Using Drops and Ointments for Your Eyes
Eye drops and ointments are generally used to treat minor eye problems or conditions. However, eye drops are also prescribed for serious eye conditions such as glaucoma. If you have glaucoma and have been advised by your optician or eye specialist to use eye drops it is imperative that you continue to use them as the condition will worsen if you stop. Always follow the advice of your optician or eye specialist when taking eye drops or ointment. They will tell you exactly how to administer the treatment how often and when to return for a check up.
Eye ointments can also be prescribed for a range of eye problems. Rather than take eye drops, some people prefer to use an eye ointment. Lubricating ointments for conditions such as dry eye, work in the same way as lubricating eye drops but are often more beneficial for treating the condition overnight.
Eye Drops for GlaucomaChronic glaucoma is one of the main types of the condition. For chronic glaucoma eye drops are usually prescribed to begin with. The drops will reduce the amount of liquid in the eye and improve drainage. It is imperative that patients continue to use the eye drops every day even if their vision seems good. A patient’s sight may appear normal but it could be getting worse without them noticing.
According to the RNIB, many patients with glaucoma often stop taking the eye drops because they believe the glaucoma is under control. However if a patient doesn’t continue to use the eye drops their sight may become gradually worse and they could lose their sight. Once their eyesight has deteriorated it is not possible to restore it, so prevention and limiting the damage is crucial. A recent report by the RNIB found that over 200,000 people in the UK are needlessly going blind because they have glaucoma. However taking eye drops every day will prevent blindness. Over 10% of people who are registered blind or partially sighted have glaucoma.
Eye Drops for Other Eye ProblemsKeratoconus is another serious eye condition which will often be treated or controlled by eye drops. If swelling develops in the eye, then drops will be prescribed to ease the symptoms but this only provides temporary relief. There are no medications to stop the condition from developing further.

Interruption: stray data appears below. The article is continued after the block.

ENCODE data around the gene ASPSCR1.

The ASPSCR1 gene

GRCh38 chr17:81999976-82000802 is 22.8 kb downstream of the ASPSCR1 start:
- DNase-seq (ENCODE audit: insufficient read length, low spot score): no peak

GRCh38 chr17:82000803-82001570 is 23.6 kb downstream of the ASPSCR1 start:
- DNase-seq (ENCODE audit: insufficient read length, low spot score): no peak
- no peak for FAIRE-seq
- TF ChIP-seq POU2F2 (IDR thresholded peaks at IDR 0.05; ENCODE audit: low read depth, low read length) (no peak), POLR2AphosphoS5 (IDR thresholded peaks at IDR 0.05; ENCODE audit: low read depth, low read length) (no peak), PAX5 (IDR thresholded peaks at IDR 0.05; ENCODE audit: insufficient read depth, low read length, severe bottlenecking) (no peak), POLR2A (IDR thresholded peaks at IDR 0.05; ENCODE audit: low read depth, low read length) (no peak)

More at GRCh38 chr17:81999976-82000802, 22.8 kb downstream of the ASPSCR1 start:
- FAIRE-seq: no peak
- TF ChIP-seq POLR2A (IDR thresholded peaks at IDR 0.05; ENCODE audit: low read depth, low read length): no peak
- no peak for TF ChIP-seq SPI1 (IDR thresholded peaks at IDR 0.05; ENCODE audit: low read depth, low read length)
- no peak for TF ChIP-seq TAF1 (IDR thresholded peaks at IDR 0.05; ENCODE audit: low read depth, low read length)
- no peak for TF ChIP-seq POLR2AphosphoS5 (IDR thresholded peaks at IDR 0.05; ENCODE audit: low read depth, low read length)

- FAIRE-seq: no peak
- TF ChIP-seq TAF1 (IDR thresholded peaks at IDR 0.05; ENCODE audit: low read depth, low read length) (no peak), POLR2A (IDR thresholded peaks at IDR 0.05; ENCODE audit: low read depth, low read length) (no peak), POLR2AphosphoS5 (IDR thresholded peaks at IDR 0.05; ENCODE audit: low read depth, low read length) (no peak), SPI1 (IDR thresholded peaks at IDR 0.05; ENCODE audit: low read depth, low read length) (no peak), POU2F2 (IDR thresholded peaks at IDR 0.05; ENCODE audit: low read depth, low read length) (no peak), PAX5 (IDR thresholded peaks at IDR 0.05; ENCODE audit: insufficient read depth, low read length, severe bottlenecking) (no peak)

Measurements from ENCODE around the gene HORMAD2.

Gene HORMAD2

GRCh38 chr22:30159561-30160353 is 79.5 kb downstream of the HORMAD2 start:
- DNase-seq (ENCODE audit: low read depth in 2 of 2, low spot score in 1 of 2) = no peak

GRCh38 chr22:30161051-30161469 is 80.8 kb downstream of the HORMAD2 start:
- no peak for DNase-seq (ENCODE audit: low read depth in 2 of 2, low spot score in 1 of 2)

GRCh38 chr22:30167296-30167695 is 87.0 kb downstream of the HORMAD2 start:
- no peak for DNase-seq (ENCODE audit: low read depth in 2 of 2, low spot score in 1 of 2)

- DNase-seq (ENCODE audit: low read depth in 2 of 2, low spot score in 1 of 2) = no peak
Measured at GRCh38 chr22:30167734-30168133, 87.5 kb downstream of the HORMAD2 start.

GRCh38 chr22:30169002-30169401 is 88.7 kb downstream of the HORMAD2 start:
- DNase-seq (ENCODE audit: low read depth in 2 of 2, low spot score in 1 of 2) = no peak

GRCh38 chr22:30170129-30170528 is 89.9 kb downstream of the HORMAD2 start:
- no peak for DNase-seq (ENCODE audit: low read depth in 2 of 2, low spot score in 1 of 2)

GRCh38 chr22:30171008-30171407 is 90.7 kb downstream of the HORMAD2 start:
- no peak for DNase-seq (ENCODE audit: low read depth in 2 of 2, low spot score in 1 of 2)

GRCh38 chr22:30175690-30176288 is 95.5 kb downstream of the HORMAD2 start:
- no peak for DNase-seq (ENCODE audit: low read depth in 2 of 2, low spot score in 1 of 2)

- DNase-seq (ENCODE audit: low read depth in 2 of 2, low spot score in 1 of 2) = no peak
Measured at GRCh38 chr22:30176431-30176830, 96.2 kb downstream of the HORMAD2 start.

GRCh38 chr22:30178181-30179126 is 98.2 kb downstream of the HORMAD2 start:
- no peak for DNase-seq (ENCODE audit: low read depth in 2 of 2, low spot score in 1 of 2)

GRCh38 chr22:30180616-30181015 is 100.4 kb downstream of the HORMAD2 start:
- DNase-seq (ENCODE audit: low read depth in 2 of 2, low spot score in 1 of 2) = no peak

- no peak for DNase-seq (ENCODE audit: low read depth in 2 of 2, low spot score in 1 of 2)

Eye drops may be recommended for many other eye problems such as hay fever, allergies and infections such as conjunctivitis. Most cases of conjunctivitis can be treated with eye drops. Antibiotic eye drops will be needed for infectious conjunctivitis. If the condition is caused by a virus then it can only be fought off by the body’s immune system. Eye drops will only relieve the symptoms and will not treat the condition.
If you suffer from dry eye, lubricating eye drops will help to soothe the irritation and provide immediate relief. However some eye drops contain a preservative which some people may be allergic to. If they do cause an irritation then you can get a prescription from the hospital pharmacy for a preservative free medication. There are also lubricant ointments available which are particularly helpful at night.
If your eyes are dry because you have hay fever or an allergy, lubricating eye drops are also useful to ease the symptoms. However, always seek professional advice from your optician or GP before using lubricating eye drops.
It is common to have eye drops after laser treatment or eye surgery such as cataract surgery. Drops are used to prevent infection in the eye after an operation.